Tony Leon | 19 November 2014 | Original Publication: Rand Daily Mail
When police stifle opinion in Parliament, the light of our hard-won freedom flickers
DEAR President Jacob Zuma, last Thursday night, riot police entered the National Assembly to eject a member of Parliament who had called you “the greatest thief in the world”.
At the time, you were on the other side of the world in Brisbane, Australia.
Doubtless this grave insult to your office and dignity was deeply offensive. But your absence from these shores was because you were attending the G20 summit, the gathering of the leaders of the world’s most significant economic countries.
We are the only African member of this global club of the good and the great. Nigeria now has double our GDP, so we are no longer the continent’s biggest economy.
But we are, certainly, the only African country that is both of economic significance and a full-blown democracy.
This is not a matter of opinion. While our country has fallen, sometimes precipitously, down the global benchmarks that matter, from perceptions of corruption to the measurement of our economic competitiveness, we have maintained our democratic credentials.
In January this year, Freedom House, the democracy rating agency which measures “Freedom in the World”, rated our country as “fully free”.
If you measure that against the 10 other emerging market economies who sat around the table last week with you, you will see what an achievement that is. Only Argentina, Brazil and India are in our company. Your colleagues leading China, Russia, Indonesia, Mexico, Saudi Arabia and Turkey head countries which Freedom House rates as either “not free” or “partly free.”
But now that police enter the hallowed portals of Parliament to eject errant members and interfere with their rights, all bets are off, as they say in racing. It will be interesting, perhaps sobering, to see where Freedom House places us next year.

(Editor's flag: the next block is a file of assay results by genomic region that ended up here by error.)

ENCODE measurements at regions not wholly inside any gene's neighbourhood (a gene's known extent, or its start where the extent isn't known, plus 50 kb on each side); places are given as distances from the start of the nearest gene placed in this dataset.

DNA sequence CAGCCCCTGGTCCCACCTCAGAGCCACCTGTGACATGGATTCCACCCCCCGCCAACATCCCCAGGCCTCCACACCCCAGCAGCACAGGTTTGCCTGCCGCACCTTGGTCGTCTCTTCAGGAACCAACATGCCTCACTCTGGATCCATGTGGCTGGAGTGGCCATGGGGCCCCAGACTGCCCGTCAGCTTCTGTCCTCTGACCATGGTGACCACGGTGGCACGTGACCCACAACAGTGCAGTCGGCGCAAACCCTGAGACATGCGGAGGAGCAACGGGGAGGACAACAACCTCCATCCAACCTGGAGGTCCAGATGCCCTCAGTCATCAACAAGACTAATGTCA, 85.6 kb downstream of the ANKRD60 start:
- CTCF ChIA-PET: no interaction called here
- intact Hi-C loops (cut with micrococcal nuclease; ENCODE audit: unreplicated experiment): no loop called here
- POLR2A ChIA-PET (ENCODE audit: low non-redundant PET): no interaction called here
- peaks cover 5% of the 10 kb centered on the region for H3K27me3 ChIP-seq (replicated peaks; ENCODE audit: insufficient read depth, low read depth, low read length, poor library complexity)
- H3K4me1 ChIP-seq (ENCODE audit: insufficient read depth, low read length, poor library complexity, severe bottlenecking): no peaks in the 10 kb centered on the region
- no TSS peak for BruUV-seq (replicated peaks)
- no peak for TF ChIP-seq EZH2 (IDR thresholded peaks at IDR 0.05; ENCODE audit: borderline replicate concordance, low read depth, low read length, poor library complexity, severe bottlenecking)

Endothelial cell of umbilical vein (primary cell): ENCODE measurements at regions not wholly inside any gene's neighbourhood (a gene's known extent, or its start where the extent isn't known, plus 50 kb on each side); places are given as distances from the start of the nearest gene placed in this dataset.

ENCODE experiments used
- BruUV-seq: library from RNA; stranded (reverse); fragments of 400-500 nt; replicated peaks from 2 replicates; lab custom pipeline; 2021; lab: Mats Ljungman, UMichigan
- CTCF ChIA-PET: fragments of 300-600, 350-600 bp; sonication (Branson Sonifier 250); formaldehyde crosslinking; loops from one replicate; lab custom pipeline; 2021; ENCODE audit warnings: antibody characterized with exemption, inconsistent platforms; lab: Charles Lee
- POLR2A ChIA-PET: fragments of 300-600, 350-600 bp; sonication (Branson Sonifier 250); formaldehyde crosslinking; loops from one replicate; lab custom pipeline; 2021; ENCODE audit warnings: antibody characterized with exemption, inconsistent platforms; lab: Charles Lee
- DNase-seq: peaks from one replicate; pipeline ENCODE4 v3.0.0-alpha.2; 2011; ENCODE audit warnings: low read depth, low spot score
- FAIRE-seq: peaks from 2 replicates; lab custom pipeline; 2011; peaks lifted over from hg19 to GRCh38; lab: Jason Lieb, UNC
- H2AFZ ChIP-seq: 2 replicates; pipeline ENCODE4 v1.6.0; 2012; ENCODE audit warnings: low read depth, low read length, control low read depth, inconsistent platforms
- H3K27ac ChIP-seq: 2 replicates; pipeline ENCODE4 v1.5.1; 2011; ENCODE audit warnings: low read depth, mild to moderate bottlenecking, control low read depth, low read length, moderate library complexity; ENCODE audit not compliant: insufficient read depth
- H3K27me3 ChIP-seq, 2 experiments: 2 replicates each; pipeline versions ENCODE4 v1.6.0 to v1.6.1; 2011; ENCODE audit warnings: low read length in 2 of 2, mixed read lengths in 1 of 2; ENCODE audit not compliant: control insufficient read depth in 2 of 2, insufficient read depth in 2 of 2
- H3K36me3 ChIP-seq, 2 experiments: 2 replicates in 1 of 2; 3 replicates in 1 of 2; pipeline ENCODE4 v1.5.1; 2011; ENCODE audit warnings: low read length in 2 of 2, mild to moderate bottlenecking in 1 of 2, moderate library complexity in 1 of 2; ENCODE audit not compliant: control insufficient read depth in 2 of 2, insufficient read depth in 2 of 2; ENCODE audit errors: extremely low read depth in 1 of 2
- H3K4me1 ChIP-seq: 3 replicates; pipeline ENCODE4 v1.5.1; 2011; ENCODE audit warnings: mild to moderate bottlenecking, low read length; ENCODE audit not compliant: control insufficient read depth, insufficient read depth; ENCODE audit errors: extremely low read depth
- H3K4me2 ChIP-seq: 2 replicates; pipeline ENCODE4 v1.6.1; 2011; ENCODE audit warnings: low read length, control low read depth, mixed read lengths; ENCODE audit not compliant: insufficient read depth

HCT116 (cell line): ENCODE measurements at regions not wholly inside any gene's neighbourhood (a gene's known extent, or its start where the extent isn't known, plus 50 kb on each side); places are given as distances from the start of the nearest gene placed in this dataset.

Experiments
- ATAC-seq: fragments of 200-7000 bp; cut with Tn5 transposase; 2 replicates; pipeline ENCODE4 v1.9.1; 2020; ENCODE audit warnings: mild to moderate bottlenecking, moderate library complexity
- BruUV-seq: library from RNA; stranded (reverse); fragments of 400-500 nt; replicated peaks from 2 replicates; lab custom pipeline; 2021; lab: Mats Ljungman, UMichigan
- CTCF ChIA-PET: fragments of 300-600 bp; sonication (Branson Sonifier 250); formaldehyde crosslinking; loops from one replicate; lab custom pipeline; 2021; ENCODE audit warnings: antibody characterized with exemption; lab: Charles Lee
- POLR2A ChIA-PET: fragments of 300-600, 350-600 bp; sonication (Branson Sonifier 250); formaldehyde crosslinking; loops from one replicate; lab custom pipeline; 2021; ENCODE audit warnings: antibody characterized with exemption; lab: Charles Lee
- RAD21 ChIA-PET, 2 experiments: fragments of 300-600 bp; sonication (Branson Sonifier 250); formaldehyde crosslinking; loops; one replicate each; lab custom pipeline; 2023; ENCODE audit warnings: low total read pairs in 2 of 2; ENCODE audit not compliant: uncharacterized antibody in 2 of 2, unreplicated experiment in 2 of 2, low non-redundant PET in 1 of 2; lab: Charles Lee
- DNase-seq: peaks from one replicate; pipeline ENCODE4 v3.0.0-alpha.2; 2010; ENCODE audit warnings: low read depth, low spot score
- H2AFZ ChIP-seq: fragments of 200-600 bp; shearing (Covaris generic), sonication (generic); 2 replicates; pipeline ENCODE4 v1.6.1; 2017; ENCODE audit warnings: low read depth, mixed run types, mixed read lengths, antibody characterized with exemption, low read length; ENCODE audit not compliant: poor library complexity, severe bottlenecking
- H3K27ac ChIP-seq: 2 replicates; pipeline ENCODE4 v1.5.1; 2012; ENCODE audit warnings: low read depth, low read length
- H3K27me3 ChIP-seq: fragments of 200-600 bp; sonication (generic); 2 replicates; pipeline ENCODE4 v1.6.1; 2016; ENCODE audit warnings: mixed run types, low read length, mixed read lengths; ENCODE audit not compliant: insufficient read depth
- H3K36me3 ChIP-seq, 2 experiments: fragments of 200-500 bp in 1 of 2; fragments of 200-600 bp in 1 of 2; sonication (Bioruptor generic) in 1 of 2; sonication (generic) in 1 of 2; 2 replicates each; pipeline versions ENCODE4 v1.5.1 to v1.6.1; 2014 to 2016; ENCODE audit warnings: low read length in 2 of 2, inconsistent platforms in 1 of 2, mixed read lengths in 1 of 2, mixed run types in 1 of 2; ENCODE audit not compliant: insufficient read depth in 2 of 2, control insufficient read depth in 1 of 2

Your opposite number from Great Britain, David Cameron, might offer a sobering historical perspective. We derive many of our parliamentary conventions, not least the position and status of The Speaker, from Westminster, rightly called “The Mother of Parliaments”.
Scroll back around 370 years to January 1642 when the king of England, Charles 1, forced his way into parliament accompanied by 400 soldiers. They were attempting to arrest five members of the House on charges of treason. That invasion of the inner sanctum was resisted by the speaker of the day, William Lenthall. When the troops marched into parliament, and the king demanded to know where the famous five were, the speaker faced him down. He said to the all-powerful monarch: “May it please your majesty, I have neither eyes to see nor tongue to speak in this place but as the House is pleased to direct me, whose servant I am here.”
What speaker Lenthall was saying was simple and brave: he was a servant and protector of parliament and he would take on the mightiest force in the land to defend the institution. Of course, the events of that day led to two civil wars in England and, seven years later, Charles was beheaded as a public enemy by the triumphalist forces of parliament.
The speaker of our Parliament does not see herself as a defender of its interests, to put matters at their mildest. She could hardly do so, given the massive conflict of interest that goes to the heart of the matter: She is both speaker of Parliament and the chairman of the ruling party.
Mr President, you and I began democratic life in 1994 in different places. We were both members of minority parties. You were the leader of the ANC in KwaZulu- Natal, and while a member of its cabinet, your presence and participation in legislative proceedings was adjudicated by a party member from your then mortal enemy, speaker Inkosi Bonga Mdletshe of the Inkatha Freedom Party. But he gave you all the democratic space you needed back then.
I had fierce differences at the time with your party in the National Assembly, but my rights were protected by an ANC speaker of commendable independence, Dr Frene Ginwala. She allowed me freedom to speak and act and to contest matters, even though I led a party with just seven members.
You do not need to be a Steve Hofmeyr to know that our history did not begin in 1994. In fact, in your 2010 state of the nation speech, you specifically drew attention to the role played by one MP during the apartheid years. You said: “Let me acknowledge the role played by the late Mrs Helen Suzman. She was for a long time a lone voice in Parliament, calling for change.”
Yet by her acknowledgement, her voice would never have been heard were it not for the protection she was given by her political polar opposite, National Party speaker Henning Klopper. She recorded with gratitude: “Without his help I could not have functioned.”
It says a great deal about where we are now that far from protecting the interests of minorities, speaker Baleka Mbete is seen as their persecutor.
Mr President, you have enormous power. It was suggested at the weekend that events in Parliament last week were triggered by your demand that ANC MPs “Use their numbers to crush opposition”.
I sincerely hope this is not the case. But either way, may I sincerely suggest that you pause, think about history, think about our place in the world and pull back from the brink.